In honor of Go Skateboarding Day and all its concomitant glory — legal, illegal and otherwise — we’re hosting Skate Related in the Ace New York Gallery space through July 7. The show features prints and designs — by rad folk like Mr. Mike Burrill —  inspired by life on the deck, as well as our Shut x Ace Excelsior skate deck. And yes, that is Justin Beiber. 


Photos by Can’t Stop Won’t Stop

In honor of Go Skateboarding Day and all its concomitant glory — legal, illegal and otherwise — we’re hosting Skate Related in the Ace New York Gallery space through July 7. The show features prints and designs — by rad folk like Mr. Mike Burrill —  inspired by life on the deck, as well as our Shut x Ace Excelsior skate deck. And yes, that is Justin Beiber.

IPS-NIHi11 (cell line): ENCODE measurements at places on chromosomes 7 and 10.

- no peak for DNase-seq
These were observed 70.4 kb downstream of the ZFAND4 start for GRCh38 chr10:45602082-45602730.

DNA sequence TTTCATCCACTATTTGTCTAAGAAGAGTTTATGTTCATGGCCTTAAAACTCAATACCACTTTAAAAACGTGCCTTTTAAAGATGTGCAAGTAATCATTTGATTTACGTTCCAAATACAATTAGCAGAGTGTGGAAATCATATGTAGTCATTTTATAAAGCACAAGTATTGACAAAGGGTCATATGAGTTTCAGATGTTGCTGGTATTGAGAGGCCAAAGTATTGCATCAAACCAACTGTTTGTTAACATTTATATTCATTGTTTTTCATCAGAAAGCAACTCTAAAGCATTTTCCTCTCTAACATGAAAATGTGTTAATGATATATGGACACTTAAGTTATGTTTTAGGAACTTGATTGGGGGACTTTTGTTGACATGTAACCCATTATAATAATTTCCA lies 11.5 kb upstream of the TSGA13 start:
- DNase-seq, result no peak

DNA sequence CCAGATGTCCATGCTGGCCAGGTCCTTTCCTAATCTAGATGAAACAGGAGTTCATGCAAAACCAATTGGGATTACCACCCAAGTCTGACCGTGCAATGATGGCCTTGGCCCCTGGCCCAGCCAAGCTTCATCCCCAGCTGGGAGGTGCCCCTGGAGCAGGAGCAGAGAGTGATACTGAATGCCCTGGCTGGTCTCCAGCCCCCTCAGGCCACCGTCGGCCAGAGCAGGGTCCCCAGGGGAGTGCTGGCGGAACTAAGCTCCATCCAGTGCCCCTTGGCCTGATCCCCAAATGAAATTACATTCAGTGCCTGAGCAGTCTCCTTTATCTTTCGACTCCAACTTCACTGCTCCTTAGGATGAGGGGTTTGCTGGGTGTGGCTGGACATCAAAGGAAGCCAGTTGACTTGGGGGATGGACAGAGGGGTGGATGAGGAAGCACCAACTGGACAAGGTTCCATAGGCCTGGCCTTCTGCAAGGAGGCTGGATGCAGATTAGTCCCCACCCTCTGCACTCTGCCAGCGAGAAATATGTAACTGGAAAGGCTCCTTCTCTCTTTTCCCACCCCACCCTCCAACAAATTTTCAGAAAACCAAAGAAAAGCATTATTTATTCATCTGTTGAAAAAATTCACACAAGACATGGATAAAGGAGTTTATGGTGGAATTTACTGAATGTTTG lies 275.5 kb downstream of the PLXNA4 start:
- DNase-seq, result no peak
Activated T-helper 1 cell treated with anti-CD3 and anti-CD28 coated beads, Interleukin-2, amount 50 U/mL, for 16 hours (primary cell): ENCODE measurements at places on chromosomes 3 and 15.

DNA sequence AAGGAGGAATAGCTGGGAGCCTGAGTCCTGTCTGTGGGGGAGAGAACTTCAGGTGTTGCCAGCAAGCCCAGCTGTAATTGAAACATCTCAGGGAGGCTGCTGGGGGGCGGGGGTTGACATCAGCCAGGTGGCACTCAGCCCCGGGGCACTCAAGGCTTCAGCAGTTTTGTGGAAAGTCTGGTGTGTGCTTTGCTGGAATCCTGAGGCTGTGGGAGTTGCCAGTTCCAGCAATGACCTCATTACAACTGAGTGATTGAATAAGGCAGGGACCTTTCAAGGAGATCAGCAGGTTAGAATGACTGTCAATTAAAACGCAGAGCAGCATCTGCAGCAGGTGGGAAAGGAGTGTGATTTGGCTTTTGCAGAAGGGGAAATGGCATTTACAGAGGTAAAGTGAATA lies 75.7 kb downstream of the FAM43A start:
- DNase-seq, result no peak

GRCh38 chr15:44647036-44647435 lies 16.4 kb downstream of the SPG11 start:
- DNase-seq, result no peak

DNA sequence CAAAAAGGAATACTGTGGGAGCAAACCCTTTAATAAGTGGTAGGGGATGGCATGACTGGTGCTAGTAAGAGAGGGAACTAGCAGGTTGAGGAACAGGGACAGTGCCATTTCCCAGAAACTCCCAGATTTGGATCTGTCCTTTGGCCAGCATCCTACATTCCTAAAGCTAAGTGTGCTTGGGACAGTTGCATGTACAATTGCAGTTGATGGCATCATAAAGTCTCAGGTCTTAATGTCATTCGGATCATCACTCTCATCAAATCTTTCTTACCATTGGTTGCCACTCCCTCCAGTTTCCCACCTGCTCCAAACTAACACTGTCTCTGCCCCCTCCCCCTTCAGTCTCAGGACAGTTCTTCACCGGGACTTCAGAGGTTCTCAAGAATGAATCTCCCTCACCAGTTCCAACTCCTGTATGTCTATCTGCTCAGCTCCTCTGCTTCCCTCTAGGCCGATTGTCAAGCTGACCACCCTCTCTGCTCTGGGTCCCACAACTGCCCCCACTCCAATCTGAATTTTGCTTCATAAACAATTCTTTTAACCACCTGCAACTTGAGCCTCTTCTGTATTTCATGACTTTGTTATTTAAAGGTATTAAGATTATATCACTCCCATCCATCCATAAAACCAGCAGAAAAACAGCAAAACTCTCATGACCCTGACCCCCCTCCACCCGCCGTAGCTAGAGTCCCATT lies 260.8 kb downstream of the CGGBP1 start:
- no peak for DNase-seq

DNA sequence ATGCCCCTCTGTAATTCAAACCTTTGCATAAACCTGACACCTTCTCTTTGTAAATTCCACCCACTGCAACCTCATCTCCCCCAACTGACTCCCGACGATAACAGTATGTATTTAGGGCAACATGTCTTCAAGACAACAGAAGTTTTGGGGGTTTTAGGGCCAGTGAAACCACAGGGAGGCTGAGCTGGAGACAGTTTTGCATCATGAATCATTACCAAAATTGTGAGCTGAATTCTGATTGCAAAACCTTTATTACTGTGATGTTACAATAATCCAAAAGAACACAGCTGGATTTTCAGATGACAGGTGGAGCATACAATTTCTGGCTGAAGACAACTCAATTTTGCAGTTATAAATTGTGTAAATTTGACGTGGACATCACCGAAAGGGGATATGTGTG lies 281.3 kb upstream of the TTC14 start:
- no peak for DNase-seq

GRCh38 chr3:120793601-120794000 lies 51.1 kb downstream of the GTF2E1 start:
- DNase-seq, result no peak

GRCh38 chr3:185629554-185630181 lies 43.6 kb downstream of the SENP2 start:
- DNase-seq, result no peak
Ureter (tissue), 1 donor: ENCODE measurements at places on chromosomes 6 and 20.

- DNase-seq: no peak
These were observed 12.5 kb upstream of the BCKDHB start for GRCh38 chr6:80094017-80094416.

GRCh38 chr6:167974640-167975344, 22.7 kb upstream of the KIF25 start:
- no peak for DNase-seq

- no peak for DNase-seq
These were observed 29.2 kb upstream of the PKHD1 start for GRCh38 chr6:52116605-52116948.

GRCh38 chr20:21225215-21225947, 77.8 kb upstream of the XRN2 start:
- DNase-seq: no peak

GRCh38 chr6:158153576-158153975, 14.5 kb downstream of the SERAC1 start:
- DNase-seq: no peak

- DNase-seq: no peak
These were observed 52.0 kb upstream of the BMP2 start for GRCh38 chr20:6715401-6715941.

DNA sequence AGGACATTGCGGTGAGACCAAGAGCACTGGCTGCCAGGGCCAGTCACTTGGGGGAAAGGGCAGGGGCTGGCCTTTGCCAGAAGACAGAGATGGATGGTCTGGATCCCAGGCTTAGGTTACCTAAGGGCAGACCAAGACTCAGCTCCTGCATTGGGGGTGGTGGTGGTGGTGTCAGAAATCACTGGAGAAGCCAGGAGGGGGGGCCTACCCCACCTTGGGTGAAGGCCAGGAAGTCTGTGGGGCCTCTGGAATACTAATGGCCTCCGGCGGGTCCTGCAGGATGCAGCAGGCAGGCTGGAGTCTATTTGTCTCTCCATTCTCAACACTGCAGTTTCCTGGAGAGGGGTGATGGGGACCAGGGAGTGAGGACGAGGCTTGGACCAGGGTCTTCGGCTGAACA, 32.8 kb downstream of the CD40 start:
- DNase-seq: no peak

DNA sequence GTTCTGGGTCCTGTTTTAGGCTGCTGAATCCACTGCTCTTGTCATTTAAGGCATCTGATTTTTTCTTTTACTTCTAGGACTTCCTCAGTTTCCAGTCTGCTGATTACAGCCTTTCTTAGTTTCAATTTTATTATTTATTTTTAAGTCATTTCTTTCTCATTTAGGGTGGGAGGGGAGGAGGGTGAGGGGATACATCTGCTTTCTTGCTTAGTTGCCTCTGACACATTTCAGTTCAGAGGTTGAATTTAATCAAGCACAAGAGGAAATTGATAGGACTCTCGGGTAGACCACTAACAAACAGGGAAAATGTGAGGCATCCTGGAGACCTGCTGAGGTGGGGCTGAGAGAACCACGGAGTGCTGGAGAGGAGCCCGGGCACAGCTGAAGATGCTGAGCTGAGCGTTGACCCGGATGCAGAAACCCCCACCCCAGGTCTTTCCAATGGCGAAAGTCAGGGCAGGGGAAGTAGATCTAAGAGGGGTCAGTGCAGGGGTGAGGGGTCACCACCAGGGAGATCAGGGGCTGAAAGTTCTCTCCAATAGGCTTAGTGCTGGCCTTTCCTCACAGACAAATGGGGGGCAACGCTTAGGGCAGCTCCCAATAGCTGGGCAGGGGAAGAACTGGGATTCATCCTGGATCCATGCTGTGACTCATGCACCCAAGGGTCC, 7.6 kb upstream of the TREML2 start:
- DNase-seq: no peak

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Photos by Can’t Stop Won’t Stop


INTERVIEW : WENDY MACNAUGHTON BY JOCELYN K. GLEI
San Francisco-based illustrator and artist Wendy MacNaughton’s illustrations have the improvisational quality of an observer, a lone wolf. She uses illustration to weave a facetious and compassionate homage to the mundanities and Seinfeldesque neuroses that tie us all together. As a sort of visual afterparty to Behance’s 99% Conference, Wendy’s collection Guts, Grit and Getting *%!# Done will be up in the gallery space at Ace Hotel New York May 9 - June 8. It’s an illustrated inventory of making ideas happen based on Wendy’s observations, insights and takeaways from the conference.
Jocelyn K. Glei, Director of the 99% Think Tank and Conference, interviewed Wendy about how to change your life by not doing yoga.
How would you describe your work to, say, my grandmother?